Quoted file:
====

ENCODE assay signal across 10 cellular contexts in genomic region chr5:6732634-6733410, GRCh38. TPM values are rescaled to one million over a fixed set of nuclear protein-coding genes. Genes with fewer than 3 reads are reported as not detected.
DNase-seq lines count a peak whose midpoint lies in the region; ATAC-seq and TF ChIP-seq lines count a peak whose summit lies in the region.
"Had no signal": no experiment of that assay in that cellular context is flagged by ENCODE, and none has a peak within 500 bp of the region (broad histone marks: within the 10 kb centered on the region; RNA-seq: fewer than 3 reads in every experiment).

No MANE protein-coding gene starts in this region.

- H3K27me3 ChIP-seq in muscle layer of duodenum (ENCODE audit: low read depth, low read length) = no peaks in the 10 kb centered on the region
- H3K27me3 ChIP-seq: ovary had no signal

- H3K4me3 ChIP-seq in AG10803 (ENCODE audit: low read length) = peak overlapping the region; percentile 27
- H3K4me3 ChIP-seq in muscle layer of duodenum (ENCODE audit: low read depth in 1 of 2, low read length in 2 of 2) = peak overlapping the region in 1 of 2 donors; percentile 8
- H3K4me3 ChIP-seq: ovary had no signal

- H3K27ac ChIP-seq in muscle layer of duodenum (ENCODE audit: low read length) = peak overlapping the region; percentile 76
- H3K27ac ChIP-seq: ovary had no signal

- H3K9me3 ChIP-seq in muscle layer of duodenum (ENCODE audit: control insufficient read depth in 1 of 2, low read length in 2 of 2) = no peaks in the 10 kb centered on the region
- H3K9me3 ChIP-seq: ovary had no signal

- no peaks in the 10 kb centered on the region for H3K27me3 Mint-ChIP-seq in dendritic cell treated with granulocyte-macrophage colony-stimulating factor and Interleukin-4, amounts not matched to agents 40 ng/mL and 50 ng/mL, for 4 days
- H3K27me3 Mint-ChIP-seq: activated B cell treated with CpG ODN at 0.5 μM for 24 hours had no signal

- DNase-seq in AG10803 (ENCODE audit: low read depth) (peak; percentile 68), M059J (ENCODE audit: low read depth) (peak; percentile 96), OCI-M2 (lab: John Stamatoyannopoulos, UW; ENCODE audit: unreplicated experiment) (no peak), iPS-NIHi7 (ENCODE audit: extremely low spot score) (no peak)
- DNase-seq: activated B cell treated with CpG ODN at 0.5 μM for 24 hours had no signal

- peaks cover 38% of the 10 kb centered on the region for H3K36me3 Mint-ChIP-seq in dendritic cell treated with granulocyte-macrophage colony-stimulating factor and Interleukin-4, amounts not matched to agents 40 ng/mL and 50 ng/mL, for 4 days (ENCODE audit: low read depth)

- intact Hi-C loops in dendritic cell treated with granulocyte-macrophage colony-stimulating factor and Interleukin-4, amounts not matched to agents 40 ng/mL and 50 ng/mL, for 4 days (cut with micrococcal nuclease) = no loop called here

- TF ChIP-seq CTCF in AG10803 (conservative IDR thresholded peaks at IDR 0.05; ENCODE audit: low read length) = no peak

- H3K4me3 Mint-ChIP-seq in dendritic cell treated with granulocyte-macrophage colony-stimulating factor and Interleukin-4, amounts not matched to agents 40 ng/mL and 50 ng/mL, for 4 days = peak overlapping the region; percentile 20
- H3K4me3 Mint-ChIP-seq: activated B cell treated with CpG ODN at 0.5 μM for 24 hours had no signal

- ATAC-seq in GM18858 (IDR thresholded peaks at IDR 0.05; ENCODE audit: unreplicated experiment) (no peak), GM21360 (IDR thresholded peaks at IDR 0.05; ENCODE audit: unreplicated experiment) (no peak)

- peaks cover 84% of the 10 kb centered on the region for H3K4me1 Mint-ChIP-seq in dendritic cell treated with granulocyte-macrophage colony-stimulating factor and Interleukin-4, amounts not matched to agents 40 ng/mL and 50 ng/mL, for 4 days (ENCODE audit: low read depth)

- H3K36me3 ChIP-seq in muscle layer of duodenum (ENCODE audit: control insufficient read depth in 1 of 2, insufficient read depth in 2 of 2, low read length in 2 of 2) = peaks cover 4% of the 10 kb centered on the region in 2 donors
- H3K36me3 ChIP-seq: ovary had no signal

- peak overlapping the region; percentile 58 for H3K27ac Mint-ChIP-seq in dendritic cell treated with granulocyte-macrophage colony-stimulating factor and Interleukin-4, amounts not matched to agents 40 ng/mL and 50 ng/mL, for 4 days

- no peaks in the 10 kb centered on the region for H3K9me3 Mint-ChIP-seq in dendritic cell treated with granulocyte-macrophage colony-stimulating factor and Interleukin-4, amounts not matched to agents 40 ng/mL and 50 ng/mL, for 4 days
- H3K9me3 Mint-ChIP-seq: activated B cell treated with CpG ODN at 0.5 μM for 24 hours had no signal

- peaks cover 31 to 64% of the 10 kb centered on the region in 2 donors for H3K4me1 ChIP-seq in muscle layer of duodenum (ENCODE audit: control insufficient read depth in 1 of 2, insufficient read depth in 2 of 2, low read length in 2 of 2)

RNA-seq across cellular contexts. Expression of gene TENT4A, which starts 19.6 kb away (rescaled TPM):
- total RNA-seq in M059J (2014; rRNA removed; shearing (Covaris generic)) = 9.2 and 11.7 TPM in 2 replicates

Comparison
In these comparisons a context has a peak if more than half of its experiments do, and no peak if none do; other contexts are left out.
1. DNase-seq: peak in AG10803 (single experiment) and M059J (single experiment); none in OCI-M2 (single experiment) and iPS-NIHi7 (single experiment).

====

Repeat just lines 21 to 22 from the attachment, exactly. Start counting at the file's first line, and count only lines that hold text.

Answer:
- H3K4me3 Mint-ChIP-seq in dendritic cell treated with granulocyte-macrophage colony-stimulating factor and Interleukin-4, amounts not matched to agents 40 ng/mL and 50 ng/mL, for 4 days = peak overlapping the region; percentile 20
- H3K4me3 Mint-ChIP-seq: activated B cell treated with CpG ODN at 0.5 μM for 24 hours had no signal